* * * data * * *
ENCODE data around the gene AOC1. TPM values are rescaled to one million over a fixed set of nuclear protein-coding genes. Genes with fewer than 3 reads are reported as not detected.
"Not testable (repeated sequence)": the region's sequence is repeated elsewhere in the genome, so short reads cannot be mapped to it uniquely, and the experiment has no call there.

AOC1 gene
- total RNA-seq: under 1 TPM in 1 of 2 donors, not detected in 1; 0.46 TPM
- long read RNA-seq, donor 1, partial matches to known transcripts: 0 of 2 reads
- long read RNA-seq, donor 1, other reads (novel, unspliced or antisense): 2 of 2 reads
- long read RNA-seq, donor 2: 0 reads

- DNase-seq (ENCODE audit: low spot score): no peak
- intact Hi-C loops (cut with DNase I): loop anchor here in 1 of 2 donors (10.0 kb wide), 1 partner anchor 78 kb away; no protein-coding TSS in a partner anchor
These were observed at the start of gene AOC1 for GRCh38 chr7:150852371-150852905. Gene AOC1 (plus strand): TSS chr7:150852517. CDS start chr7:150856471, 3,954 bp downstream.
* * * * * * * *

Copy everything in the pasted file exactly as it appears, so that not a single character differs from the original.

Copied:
ENCODE data around the gene AOC1. TPM values are rescaled to one million over a fixed set of nuclear protein-coding genes. Genes with fewer than 3 reads are reported as not detected.
"Not testable (repeated sequence)": the region's sequence is repeated elsewhere in the genome, so short reads cannot be mapped to it uniquely, and the experiment has no call there.

AOC1 gene
- total RNA-seq: under 1 TPM in 1 of 2 donors, not detected in 1; 0.46 TPM
- long read RNA-seq, donor 1, partial matches to known transcripts: 0 of 2 reads
- long read RNA-seq, donor 1, other reads (novel, unspliced or antisense): 2 of 2 reads
- long read RNA-seq, donor 2: 0 reads

- DNase-seq (ENCODE audit: low spot score): no peak
- intact Hi-C loops (cut with DNase I): loop anchor here in 1 of 2 donors (10.0 kb wide), 1 partner anchor 78 kb away; no protein-coding TSS in a partner anchor
These were observed at the start of gene AOC1 for GRCh38 chr7:150852371-150852905. Gene AOC1 (plus strand): TSS chr7:150852517. CDS start chr7:150856471, 3,954 bp downstream.